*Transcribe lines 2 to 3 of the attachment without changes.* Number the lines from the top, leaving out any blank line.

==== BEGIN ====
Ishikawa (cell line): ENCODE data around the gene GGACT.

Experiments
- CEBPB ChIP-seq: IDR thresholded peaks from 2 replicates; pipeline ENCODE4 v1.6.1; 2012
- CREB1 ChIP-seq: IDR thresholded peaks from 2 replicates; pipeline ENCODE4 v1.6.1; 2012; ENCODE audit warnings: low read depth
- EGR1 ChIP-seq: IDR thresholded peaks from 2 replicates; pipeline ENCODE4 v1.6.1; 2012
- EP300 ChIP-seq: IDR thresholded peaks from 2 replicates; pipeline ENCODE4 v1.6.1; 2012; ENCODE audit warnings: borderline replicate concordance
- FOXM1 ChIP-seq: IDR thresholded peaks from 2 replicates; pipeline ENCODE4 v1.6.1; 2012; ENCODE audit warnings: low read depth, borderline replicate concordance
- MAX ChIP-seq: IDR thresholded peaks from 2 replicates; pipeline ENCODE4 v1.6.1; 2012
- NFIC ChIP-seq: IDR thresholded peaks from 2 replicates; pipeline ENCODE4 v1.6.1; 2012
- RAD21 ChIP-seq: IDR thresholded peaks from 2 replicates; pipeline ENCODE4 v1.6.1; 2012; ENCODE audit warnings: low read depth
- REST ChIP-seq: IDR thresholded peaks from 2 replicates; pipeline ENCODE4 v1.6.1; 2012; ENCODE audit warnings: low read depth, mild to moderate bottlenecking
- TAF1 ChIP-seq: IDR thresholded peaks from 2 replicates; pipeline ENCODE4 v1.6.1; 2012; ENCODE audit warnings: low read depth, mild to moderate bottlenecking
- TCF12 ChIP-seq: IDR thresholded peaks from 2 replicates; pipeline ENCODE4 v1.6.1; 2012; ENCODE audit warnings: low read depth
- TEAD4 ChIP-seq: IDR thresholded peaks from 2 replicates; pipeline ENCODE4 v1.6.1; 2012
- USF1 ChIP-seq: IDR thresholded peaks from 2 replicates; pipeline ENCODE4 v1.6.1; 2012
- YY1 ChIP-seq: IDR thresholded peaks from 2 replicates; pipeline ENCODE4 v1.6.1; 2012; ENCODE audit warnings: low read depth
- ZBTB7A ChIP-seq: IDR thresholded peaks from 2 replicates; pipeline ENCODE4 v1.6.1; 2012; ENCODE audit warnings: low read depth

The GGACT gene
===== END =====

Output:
Experiments
- CEBPB ChIP-seq: IDR thresholded peaks from 2 replicates; pipeline ENCODE4 v1.6.1; 2012